Google, EPIC and the Values of Disaggregation

On January 24, 2012 Google announced the significant revamping of its privacy policies, consolidating the policies to a single, comprehensive approach. The simplicity of the policy is undoubtedly good news for the legions of users who pay attention to such issues.

The bad news is that not only are the policies consolidated, so is the underlying data. Google, which runs dozens of discrete services will be integrating the data collection into a single, comprehensive and interconnected data set – the ultimate Big Data of consumer behavior. The reason is simple: Google’s revenue is tied exclusively to advertising. The better the data integration, the more valuable each ad is when served to a prospective customer.

Google has thus far ignored EU requests to delay the roll-out. Instead, Google insists that any delay would cause more confusion. Instead, in a lengthy response,  Google explained reason behind the merging of several policies into one. Among the features, better integration will support is integrated usage.

Our ability to share information for one account across services also allows signed-in users to use Google+’s sharing feature –called “circles”– to send directions to family and friends without leaving Google Maps. And a signed-in user can use her Gmail address book to auto­complete an email address when she’s inviting someone to work on a Google Docs document.

The answers, however, do not respond to the duties of Google under last year’s FTC consent decree regarding the ill-fated launch of Google Buzz. the Electronic Privacy Information Center (EPIC) has sued to force the FTC to enforce the consent decree and thwart the new privacy policy.  The District Court is scheduled to hear the case in advance of the March 1, 2012 launch date.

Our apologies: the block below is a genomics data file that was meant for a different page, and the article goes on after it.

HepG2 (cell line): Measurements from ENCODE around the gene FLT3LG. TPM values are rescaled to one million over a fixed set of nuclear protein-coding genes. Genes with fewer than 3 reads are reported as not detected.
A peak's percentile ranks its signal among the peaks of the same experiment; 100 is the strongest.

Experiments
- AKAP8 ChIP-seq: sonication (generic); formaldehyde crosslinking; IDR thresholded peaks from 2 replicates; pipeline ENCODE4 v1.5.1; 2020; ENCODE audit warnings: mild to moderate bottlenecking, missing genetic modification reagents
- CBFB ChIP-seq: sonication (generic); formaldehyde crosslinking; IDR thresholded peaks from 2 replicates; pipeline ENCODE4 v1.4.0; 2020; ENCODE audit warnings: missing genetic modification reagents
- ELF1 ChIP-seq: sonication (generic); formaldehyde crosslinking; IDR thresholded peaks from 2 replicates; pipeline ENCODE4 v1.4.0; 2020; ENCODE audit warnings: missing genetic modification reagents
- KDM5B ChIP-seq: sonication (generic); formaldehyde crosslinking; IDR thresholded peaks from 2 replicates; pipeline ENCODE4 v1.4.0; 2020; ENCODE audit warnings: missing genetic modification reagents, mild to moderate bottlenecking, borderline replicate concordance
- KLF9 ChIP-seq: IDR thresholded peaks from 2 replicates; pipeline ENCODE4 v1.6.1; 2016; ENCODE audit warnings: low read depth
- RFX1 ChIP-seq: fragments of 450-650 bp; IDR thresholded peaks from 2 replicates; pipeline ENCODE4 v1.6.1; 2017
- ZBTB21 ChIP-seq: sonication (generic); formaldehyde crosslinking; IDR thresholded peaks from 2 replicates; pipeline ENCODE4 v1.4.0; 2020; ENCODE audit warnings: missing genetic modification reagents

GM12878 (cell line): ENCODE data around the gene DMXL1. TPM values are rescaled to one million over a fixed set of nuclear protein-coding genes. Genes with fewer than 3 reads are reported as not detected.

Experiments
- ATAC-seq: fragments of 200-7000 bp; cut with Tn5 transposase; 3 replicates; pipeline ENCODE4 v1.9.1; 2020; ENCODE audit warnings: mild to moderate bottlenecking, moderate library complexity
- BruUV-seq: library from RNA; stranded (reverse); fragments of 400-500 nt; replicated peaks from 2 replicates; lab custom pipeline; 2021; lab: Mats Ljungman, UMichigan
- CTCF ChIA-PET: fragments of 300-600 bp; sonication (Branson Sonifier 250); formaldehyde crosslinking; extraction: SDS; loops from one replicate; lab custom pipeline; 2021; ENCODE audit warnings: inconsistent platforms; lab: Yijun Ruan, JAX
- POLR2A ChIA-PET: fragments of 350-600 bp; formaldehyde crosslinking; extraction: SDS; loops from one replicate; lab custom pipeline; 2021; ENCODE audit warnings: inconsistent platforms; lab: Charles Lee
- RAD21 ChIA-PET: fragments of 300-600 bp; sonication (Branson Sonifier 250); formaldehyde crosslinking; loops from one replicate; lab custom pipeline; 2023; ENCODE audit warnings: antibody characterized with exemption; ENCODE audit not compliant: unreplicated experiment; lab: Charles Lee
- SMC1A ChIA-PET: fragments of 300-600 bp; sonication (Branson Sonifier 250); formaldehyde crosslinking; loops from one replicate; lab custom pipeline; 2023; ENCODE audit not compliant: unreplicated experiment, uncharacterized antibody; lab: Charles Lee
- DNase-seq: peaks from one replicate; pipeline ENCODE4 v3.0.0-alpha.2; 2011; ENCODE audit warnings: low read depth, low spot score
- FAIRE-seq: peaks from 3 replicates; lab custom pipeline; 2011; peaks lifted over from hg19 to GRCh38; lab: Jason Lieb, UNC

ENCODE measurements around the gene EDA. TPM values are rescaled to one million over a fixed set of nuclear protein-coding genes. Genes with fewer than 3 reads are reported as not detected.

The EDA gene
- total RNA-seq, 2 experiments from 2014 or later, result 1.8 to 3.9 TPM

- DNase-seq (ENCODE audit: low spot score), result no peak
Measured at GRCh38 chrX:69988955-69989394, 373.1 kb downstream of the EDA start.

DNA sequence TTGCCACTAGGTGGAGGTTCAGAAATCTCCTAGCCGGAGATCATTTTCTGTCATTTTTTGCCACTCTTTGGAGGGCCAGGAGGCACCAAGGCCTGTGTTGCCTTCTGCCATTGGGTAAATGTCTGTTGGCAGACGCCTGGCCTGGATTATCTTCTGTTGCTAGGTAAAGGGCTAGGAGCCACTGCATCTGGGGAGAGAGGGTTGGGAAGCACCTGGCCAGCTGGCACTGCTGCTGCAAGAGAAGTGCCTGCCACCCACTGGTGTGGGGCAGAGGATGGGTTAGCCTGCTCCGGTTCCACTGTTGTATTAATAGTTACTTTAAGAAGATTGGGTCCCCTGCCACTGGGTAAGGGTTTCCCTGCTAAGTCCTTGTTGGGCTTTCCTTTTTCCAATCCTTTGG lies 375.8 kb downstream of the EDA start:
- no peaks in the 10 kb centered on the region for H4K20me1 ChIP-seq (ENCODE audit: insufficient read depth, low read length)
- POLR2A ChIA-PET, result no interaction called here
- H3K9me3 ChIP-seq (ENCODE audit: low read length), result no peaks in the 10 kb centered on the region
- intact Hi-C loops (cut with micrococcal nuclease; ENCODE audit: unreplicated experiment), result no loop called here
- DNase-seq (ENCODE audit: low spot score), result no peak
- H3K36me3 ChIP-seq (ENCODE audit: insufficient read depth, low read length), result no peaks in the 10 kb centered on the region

According to EPIC’s Complaint, Google has violated a number of its consent decree obligations:

  • Misrepresenting the extent to which Google maintains privacy and confidentiality.
  • Misrepresenting the extent to which Google complies  with the U.S.-EU Safe Harbor Framework and data security obligations.
  • Providing adequate notice and consent to changes in Google privacy policies.

The critical commentary has been mixed, with some finding the changes a tempest in a teapot while other analysts expressing greater concern.

Perhaps most troubling is Google’s own set of comments:

So, here’s the real story:

  • You still have choice and control. You don’t need to log in to use many of our services, including Search, Maps and YouTube. If you are logged in, you can still edit or turn off your Search history, switch Gmail chat to “off the record,” control the way Google tailors ads to your interests, use Incognito mode on Chrome, or use any of the other privacy tools we offer.
  • We’re not collecting more data about you. Our new policy simply makes it clear that we use data to refine and improve your experience on Google — whichever products or services you use. This is something we have already been doing for a long time.
  • We’re making things simpler and we’re trying to be upfront about it. Period.
  • You can use as much or as little of Google as you want. For example, you can have a Google Account and choose to use Gmail, but not use Google+. Or you could keep your data separate with different accounts — for example, one for YouTube and another for Gmail.

Privacy on Google requires turning its services off, operating in Incognito mode, creating multiple accounts or avoiding the products.  Google is increasingly transparent. It does not wish to provide privacy and will make private transactions increasingly difficult. That the data has always been collected is true; that Google can exploit it more effectively is perhaps the real story – and real danger.

The approach is the opposite of the FTC privacy-by-design imitative. Almost everything one does will be tracked. Suddenly search has become quite expensive.

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